The Supreme Court on Monday asked the Centre to file a status report regarding the extradition of fugitive businessman Vijay Mallya from the UK within six weeks.
Solicitor General Tushar Mehta, representing the Centre, submitted before a bench headed by Justice UU Lalit that some legal proceedings are still pending in the UK, which is delaying Mallya's extradition. The top court after a brief hearing in the matter adjourned the case to the third week of January.
Justice Lalit noted that the order dated August 31 cites MEA report that certain legal proceedings by contemnor (Mallya) is pending in the UK. The top court had asked the counsel for Mallya to respond on the nature of these proceedings. The bench noted that an intervention application has been filed by EC Agrawala, counsel for Mallya seeks discharge from the case.
Justice Lalit said this application seeking discharge is rejected and Agrawala shall continue to be the counsel for the contemnor.
Justice Lalit queried Mehta, "When will the Mallya's extradition process be completed? Any time frame?"
Mehta replied that no information from Indian High Commission in London yet.
On October 6, the Ministry of Home Affairs (MHA) has told the Supreme Court that the UK Home Office has intimated, there is a further legal issue which needs to be resolved before Vijay Mallya's extradition takes place and this issue is outside and apart from the extradition process having effect under the UK law.
The affidavit had said that Vijay Mallya's surrender to India should, in principle, have been completed within 28 days after he lost the appeal against extradition. However, the UK Home Office intimated that there is further legal issue which needs to be resolved before Mallya's extradition takes place.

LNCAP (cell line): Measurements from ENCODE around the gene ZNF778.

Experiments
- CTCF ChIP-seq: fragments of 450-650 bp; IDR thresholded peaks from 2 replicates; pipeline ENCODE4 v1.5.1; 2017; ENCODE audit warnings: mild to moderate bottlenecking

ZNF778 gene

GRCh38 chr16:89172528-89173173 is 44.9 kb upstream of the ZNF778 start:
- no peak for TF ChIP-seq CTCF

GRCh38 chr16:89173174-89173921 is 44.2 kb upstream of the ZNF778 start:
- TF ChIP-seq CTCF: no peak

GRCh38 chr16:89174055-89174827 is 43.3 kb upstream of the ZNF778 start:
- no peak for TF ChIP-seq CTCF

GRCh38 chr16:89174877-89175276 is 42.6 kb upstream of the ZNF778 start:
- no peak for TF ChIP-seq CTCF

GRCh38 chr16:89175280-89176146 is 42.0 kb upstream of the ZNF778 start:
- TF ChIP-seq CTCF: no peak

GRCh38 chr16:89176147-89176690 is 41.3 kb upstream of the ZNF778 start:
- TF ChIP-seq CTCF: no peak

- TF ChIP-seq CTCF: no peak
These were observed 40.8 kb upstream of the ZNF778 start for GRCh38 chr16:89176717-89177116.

"The UK side further said that this issue is outside and apart from the extradition process, but it has the effect that under the UK law, extradition cannot take place until it is resolved," said the affidavit.
The MHA said the UK has informed it that this separate legal issue is judicial and confidential in nature.
On May 14, in a major setback Mallya lost his application seeking leave to appeal in the UK Supreme Court, after the London High Court declined to entertain his appeal challenging the extradition order to India on charges of fraud and money laundering in connection with unrecovered loans to his now-defunct Kingfisher Airlines.
"The UK side emphasized that neither they can provide any more details nor intervene in the process. They have also indicated that through the designated channel, the UK Home Office has received a request to serve summons on Vijay Mallya for his hearing before the Supreme Court (India)," said the MHA.
The UK side said it has informed the Indian High Commission that the issue is confidential and cannot be disclosed.
The British Home Office also forwarded the Supreme Court order through Hertfordshire Police on September 17, for serving it to Mallya.
"It is also submitted that during the course of processing of request of service of notice upon Vijay Mallya, an interim report from the UK authorities has been received through the High Commission of India, London," the affidavit said.